On 09/28/2015 08:30 AM, Daniel Kinzler wrote:
Am 28.09.2015 um 17:27 schrieb Peter F.
Are you arguing against any tool that makes
inferences combining multiple
pieces of data in Wikidata? Would you also argue against this if the inferred
information is flagged in some way?
I'm aguing against making such inference part of wikibase/wikidata core
functionality, and hiding it's working ("magic").
However, I very much hope for a whole ecosystem of tools that apply and use such
inference, and make the results obvious to users, both integrated with
Has anyone argued for performing inference and then hiding that it happened?
One problem that I see with Wikidata at the moment is that it is not obvious
what inferences should or could be done. There is no theory of knowledge that
stands behind Wikidata. It seems to me that in the absence of such a theory
people are building bots that do some checks on the data in Wikipedia in an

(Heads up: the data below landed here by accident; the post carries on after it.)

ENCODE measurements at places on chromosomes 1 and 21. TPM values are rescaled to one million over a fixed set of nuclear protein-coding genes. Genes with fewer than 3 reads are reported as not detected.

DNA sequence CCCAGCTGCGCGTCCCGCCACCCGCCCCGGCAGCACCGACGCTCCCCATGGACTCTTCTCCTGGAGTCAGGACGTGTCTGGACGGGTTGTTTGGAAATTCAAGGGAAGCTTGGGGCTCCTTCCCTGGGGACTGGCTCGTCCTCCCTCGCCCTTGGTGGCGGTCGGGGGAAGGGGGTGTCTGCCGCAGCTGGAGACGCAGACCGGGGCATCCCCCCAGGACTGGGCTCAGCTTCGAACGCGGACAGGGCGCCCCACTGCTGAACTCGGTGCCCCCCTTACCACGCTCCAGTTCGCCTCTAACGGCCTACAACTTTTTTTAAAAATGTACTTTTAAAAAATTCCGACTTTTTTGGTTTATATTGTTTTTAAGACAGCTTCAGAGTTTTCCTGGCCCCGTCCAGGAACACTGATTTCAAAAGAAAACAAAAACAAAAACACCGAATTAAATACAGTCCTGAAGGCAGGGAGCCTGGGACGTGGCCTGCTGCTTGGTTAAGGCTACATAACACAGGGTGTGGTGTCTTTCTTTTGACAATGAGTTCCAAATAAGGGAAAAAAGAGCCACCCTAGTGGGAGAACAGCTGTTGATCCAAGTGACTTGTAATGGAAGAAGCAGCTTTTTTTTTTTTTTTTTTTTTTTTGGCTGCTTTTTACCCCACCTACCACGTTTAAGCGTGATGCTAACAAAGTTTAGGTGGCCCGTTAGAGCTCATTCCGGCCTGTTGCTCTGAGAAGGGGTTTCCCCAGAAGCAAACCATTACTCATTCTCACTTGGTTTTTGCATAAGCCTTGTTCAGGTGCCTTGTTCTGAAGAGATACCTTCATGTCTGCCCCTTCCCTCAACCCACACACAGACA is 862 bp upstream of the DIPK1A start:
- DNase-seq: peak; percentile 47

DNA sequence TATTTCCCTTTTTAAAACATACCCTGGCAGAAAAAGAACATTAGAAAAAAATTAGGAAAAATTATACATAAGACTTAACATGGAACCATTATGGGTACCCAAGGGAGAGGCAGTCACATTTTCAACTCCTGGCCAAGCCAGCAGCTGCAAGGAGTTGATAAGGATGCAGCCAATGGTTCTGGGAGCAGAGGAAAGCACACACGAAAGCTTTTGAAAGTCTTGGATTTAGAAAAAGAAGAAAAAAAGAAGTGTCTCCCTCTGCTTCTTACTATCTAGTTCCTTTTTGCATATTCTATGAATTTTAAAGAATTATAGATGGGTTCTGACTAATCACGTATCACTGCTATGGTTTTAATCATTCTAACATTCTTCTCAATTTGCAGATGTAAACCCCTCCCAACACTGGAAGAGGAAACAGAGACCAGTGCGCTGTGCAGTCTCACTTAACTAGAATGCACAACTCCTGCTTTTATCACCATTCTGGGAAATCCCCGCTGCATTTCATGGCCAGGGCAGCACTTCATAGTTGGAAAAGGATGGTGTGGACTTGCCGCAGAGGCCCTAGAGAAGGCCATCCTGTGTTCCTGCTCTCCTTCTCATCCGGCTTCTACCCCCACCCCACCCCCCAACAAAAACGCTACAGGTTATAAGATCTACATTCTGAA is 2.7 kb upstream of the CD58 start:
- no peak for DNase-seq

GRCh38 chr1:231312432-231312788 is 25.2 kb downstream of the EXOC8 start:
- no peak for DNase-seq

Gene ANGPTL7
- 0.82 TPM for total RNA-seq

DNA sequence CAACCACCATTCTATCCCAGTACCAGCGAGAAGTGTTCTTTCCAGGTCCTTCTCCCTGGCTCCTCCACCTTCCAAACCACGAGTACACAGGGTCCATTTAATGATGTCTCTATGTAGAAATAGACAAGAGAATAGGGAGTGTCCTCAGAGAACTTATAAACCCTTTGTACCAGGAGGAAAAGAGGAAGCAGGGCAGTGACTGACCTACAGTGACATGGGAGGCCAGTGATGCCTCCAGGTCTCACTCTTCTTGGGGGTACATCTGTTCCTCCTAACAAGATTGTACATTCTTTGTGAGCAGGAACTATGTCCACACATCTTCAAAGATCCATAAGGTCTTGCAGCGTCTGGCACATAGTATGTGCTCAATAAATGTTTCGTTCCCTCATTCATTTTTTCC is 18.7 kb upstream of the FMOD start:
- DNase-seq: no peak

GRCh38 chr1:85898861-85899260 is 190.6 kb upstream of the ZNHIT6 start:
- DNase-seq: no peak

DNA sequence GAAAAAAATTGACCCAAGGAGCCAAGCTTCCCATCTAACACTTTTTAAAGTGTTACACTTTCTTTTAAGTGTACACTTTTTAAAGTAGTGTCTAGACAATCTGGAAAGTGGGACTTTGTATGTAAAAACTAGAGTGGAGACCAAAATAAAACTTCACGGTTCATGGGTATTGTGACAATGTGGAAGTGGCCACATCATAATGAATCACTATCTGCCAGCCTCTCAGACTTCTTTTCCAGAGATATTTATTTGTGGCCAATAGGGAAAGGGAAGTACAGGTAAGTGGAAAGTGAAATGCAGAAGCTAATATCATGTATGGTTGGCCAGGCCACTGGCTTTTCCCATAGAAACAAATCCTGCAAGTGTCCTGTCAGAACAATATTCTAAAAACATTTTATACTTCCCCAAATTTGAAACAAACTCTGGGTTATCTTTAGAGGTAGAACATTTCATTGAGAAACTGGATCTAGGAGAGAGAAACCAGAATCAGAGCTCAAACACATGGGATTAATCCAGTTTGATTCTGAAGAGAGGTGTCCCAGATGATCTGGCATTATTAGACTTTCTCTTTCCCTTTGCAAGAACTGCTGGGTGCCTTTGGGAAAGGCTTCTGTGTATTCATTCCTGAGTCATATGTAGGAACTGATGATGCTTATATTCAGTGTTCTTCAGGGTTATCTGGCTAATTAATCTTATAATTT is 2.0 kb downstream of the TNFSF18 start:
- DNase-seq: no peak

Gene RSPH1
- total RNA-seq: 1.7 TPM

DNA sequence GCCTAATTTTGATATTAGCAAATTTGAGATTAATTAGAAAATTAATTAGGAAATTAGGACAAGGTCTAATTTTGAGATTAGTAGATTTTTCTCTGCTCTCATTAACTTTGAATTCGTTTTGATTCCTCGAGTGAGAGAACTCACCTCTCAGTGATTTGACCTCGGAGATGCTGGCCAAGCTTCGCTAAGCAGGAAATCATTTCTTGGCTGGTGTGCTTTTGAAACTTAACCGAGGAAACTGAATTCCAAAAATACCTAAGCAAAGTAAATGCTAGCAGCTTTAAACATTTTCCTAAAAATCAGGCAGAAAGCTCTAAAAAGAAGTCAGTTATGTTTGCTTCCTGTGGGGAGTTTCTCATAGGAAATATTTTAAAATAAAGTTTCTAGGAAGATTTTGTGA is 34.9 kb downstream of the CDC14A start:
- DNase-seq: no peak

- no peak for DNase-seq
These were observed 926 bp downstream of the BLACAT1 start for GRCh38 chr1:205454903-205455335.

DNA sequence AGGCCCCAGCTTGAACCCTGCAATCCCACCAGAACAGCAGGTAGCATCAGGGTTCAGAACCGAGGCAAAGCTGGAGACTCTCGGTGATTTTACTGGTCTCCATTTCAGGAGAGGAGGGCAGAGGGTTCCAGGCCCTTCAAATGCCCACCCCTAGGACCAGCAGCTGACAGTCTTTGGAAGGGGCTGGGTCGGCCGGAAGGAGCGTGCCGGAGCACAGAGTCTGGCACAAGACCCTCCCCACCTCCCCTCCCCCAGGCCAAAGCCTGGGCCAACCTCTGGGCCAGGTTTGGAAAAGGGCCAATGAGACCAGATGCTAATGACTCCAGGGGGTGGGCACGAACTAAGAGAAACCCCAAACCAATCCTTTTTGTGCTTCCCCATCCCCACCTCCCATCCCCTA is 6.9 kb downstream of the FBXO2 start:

attempt to check some of the inferences that would be sanctioned by such a
theory. However, I do not see any determination that the bots are covering
those checks that should be made. I guess that now people are also building
bots that make some of the inferences that would be sanctioned by a theory of
knowledge for Wikidata. Again, however, there doesn't seem to any
determination that these bots are making correct inferences or that they are
covering a group of inferences that should be made.
I view this situation as inferior to an implementation of an integrated set of
inferences for Wikidata.
Admittedly, coming up with a knowledge theory for Wikidata is not going to be
easy. It is much easier to just write a bot that does something that might be